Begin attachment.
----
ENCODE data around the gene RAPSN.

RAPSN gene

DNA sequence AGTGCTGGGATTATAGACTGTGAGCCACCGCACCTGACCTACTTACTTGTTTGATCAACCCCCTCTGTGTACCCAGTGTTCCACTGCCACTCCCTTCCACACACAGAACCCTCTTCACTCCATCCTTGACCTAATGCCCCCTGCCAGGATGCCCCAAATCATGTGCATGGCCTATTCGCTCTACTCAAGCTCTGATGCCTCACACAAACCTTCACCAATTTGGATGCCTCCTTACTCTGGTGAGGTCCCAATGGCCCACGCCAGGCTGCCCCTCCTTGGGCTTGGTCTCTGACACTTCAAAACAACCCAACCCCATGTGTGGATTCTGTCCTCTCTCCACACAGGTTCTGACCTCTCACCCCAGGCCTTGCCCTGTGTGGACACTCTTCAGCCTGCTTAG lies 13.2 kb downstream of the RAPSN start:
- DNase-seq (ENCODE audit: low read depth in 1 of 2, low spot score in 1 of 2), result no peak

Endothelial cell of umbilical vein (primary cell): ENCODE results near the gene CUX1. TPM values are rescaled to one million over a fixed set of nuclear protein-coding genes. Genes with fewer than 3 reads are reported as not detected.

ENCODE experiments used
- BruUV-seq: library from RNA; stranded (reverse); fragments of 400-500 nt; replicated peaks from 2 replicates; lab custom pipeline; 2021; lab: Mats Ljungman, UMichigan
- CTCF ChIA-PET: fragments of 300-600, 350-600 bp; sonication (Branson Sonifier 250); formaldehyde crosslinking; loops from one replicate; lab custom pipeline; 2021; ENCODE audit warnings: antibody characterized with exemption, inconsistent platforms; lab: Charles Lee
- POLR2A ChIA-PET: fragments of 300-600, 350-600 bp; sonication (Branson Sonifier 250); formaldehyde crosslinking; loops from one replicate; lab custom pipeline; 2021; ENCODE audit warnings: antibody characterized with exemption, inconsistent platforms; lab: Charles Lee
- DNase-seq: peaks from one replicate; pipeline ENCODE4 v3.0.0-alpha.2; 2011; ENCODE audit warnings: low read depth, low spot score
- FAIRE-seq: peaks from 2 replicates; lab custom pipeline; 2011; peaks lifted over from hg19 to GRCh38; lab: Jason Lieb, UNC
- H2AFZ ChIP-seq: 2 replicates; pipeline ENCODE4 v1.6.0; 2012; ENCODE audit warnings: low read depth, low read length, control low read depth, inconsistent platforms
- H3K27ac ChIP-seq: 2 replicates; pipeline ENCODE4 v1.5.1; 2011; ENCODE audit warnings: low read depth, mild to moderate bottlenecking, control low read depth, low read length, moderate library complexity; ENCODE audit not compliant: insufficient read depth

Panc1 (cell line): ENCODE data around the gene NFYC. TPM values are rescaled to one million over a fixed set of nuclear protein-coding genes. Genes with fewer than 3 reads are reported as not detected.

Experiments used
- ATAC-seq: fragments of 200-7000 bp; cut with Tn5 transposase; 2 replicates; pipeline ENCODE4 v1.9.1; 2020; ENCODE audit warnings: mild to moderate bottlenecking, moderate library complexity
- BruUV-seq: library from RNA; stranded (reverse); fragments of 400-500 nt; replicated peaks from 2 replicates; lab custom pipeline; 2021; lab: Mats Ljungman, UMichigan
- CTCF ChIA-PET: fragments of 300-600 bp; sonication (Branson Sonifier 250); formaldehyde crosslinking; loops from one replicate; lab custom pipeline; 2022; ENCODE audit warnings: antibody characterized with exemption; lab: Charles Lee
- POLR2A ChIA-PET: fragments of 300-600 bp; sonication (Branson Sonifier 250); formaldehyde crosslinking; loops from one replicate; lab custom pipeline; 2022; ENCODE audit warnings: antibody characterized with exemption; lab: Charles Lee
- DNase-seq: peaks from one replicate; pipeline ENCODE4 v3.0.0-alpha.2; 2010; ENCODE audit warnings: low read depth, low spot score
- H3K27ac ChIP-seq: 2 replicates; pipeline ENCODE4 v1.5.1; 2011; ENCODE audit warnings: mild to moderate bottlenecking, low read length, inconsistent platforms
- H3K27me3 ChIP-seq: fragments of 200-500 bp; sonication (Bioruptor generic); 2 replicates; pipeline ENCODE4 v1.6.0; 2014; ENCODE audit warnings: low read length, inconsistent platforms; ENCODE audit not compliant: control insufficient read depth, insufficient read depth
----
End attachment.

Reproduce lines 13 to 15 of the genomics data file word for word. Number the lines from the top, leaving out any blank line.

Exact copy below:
- H3K27ac ChIP-seq: 2 replicates; pipeline ENCODE4 v1.5.1; 2011; ENCODE audit warnings: low read depth, mild to moderate bottlenecking, control low read depth, low read length, moderate library complexity; ENCODE audit not compliant: insufficient read depth

Panc1 (cell line): ENCODE data around the gene NFYC. TPM values are rescaled to one million over a fixed set of nuclear protein-coding genes. Genes with fewer than 3 reads are reported as not detected.

Experiments used